5th dialogue: 6, 52-58 with the Jews: Jesus and the Jews.

6th dialogue: 6, 59-66 with the disciples: reaction of the disciples

7th dialogue: 6, 67-71 with the disciples: confession of Peter

• The conversation of Jesus with the people, with the Jews and with the disciples is a beautiful dialogue, but a demanding one. Jesus tries to open the eyes of the people in a way that they will learn to read the events and discover in them the turning point that life should take. Because it is not enough to follow behind miraculous signs which multiply the bread for the body. Man does not live by bread alone. The struggle for life without mysticism does not reach the roots. The people, while speaking with Jesus, always remain more annoyed or upset by his words. But Jesus does not give in, neither does he change the exigencies. The discourse seems to be a funnel. In the measure in which the conversation advances, less people remain with Jesus. At the end only the twelve remain there, but Jesus cannot trust them either! Today the same thing happens. When the Gospel beings to demand commitment, many people withdraw, go away.

• John 6, 22-27: People look for Jesus because they want more bread. The people follow Jesus. They see that he did not go into the boat with the disciples and, because of this, they do not understand what he had done to reach Capernaum. They did not even understand the miracle of the multiplication of the loaves. People see what has happened, but they cannot understand all this as a sign of something more profound. They stop only on the surface; in being satisfied with the food. They look for bread and life, but only for the body. According to the people, Jesus does what Moses had done in the past: to feed all the people in the desert. According to Jesus, they wanted the past to be repeated. But Jesus asks the people to take a step more and advance. Besides working for the bread that perishes, they should work for the imperishable food. This new food will be given by the Son of Man, indicated by God himself. He brings life which lasts forever. He opens for us a new horizon on the sense of life and on God.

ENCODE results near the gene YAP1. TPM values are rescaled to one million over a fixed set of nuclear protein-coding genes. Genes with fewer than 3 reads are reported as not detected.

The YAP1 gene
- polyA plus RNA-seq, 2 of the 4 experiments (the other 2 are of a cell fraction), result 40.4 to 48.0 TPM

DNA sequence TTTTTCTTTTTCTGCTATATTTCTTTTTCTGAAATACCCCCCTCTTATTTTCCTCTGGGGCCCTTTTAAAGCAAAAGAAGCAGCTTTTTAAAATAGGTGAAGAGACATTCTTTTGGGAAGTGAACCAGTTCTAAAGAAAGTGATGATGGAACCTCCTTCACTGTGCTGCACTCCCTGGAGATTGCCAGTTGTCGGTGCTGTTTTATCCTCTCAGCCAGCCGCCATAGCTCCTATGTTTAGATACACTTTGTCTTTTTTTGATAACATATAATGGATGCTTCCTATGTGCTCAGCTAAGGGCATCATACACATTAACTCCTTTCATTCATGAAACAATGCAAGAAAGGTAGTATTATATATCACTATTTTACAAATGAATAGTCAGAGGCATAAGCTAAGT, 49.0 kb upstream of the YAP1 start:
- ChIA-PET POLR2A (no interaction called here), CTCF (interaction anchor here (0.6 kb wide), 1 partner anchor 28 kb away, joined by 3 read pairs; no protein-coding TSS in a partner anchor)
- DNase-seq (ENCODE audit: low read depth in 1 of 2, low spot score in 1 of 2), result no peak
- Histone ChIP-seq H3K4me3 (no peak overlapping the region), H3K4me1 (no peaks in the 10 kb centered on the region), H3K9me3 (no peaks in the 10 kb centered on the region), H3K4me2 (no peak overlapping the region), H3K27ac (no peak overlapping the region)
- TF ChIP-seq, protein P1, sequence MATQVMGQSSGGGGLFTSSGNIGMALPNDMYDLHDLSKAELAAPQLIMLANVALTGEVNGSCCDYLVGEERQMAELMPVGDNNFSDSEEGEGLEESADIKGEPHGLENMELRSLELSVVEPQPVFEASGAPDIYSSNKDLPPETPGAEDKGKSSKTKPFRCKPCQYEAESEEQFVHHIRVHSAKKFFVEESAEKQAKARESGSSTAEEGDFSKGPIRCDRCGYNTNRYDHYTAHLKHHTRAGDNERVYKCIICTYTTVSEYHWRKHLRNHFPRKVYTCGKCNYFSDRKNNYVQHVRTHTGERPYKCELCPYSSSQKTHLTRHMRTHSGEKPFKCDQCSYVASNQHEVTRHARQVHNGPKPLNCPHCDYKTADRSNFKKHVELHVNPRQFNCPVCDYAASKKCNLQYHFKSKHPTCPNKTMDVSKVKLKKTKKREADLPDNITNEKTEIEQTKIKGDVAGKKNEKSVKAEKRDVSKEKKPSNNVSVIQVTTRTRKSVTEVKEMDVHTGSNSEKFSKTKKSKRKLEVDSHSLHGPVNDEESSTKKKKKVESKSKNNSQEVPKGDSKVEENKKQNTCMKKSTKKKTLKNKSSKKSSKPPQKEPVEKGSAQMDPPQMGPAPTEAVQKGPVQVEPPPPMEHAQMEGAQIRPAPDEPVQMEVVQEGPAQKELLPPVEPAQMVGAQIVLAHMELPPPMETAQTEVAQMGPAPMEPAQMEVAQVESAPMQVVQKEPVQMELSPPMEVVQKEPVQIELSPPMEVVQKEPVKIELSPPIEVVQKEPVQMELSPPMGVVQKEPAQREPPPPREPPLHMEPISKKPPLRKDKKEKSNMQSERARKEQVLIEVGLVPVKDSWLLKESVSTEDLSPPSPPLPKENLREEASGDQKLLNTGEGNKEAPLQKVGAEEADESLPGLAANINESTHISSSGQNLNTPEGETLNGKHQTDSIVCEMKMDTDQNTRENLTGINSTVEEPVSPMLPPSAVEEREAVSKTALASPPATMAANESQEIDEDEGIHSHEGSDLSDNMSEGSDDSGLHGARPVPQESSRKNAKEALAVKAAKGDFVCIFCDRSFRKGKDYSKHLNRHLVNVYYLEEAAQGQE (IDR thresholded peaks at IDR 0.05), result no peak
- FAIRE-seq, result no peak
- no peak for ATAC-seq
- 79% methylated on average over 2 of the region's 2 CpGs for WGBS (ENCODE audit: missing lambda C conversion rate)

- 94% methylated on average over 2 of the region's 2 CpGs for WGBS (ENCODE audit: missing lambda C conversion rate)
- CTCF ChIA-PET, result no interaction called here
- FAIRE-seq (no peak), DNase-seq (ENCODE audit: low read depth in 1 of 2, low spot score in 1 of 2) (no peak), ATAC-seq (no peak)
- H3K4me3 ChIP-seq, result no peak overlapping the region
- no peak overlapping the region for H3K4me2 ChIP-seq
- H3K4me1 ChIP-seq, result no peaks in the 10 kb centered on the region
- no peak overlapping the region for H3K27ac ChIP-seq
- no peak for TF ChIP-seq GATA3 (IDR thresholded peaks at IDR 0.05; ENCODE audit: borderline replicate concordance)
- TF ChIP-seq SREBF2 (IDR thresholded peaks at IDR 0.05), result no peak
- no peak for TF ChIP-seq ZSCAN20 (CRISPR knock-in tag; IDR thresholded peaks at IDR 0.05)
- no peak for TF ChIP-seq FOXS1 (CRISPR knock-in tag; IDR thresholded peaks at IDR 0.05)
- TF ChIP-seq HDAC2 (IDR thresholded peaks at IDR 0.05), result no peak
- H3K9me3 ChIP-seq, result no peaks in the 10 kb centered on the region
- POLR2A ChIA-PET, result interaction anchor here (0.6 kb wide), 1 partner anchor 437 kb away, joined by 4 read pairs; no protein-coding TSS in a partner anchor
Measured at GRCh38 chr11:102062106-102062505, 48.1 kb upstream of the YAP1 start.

• John 6, 28-29: Which is God’s work? The people ask: what should we do to carry out this work of God? Jesus answers that the great work of God asks us to “believe in the one sent by God”. That is, to believe in Jesus!

4) Personal questions

• The people were hungry, they eat the bread and they look for more bread. They seek the miracle and do not seek the sign of God who was hidden in that. What do I seek more in my life: the miracle or the sign?

• Keep silence within you for a moment and ask yourself: “To believe in Jesus: What does this mean for me concretely in my daily life?”

5) Concluding Prayer

Lord, I tell you my ways and you answer me;
teach me your wishes.
Show me the way of your precepts,
that I may reflect on your wonders. (Ps 119,26-27)

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As Carmelites We live our life of allegiance to Jesus Christ and to serve Him faithfully with a pure heart and a clear conscience through a commitment to seek the face of the living God (the contemplative dimension of life), through prayer, through fraternity, and through service (diakonia). These three fundamental elements of the charism are not distinct and unrelated values, but closely interwoven. 

All of these we live under the protection, inspiration and guidance of Mary, Our Lady of Mount Carmel, whom we honor as "our Mother and sister." 

 



date | by Dr. Radut